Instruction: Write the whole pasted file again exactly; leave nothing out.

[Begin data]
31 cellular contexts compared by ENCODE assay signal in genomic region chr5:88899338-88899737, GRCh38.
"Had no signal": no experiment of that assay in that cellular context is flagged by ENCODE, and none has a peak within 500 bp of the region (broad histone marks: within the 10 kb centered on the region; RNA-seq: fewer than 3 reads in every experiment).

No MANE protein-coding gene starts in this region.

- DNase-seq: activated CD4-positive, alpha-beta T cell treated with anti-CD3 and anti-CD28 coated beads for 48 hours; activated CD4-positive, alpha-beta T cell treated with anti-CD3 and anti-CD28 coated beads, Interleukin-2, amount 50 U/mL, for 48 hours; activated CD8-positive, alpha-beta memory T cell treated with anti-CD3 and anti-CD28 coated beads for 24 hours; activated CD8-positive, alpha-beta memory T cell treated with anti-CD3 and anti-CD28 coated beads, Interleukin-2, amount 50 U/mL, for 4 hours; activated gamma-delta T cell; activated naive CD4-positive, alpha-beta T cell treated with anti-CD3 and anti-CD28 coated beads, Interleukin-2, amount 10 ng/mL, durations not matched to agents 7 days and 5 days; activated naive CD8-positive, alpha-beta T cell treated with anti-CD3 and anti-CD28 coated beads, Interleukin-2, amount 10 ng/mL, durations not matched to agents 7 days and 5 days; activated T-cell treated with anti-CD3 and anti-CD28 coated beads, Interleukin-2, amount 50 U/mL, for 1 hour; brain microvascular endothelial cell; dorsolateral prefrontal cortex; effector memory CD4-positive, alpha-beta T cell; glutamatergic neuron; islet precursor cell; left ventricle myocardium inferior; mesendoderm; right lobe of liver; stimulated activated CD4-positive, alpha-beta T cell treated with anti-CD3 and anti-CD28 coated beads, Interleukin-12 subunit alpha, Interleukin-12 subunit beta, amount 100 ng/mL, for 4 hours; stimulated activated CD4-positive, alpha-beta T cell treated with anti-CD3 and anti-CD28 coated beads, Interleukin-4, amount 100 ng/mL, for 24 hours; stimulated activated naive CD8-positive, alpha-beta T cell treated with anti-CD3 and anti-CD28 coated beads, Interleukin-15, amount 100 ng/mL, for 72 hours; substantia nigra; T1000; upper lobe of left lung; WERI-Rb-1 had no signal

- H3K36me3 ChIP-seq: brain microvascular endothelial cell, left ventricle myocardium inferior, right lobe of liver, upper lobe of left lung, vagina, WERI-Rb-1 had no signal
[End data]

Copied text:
31 cellular contexts compared by ENCODE assay signal in genomic region chr5:88899338-88899737, GRCh38.
"Had no signal": no experiment of that assay in that cellular context is flagged by ENCODE, and none has a peak within 500 bp of the region (broad histone marks: within the 10 kb centered on the region; RNA-seq: fewer than 3 reads in every experiment).

No MANE protein-coding gene starts in this region.

- DNase-seq: activated CD4-positive, alpha-beta T cell treated with anti-CD3 and anti-CD28 coated beads for 48 hours; activated CD4-positive, alpha-beta T cell treated with anti-CD3 and anti-CD28 coated beads, Interleukin-2, amount 50 U/mL, for 48 hours; activated CD8-positive, alpha-beta memory T cell treated with anti-CD3 and anti-CD28 coated beads for 24 hours; activated CD8-positive, alpha-beta memory T cell treated with anti-CD3 and anti-CD28 coated beads, Interleukin-2, amount 50 U/mL, for 4 hours; activated gamma-delta T cell; activated naive CD4-positive, alpha-beta T cell treated with anti-CD3 and anti-CD28 coated beads, Interleukin-2, amount 10 ng/mL, durations not matched to agents 7 days and 5 days; activated naive CD8-positive, alpha-beta T cell treated with anti-CD3 and anti-CD28 coated beads, Interleukin-2, amount 10 ng/mL, durations not matched to agents 7 days and 5 days; activated T-cell treated with anti-CD3 and anti-CD28 coated beads, Interleukin-2, amount 50 U/mL, for 1 hour; brain microvascular endothelial cell; dorsolateral prefrontal cortex; effector memory CD4-positive, alpha-beta T cell; glutamatergic neuron; islet precursor cell; left ventricle myocardium inferior; mesendoderm; right lobe of liver; stimulated activated CD4-positive, alpha-beta T cell treated with anti-CD3 and anti-CD28 coated beads, Interleukin-12 subunit alpha, Interleukin-12 subunit beta, amount 100 ng/mL, for 4 hours; stimulated activated CD4-positive, alpha-beta T cell treated with anti-CD3 and anti-CD28 coated beads, Interleukin-4, amount 100 ng/mL, for 24 hours; stimulated activated naive CD8-positive, alpha-beta T cell treated with anti-CD3 and anti-CD28 coated beads, Interleukin-15, amount 100 ng/mL, for 72 hours; substantia nigra; T1000; upper lobe of left lung; WERI-Rb-1 had no signal

- H3K36me3 ChIP-seq: brain microvascular endothelial cell, left ventricle myocardium inferior, right lobe of liver, upper lobe of left lung, vagina, WERI-Rb-1 had no signal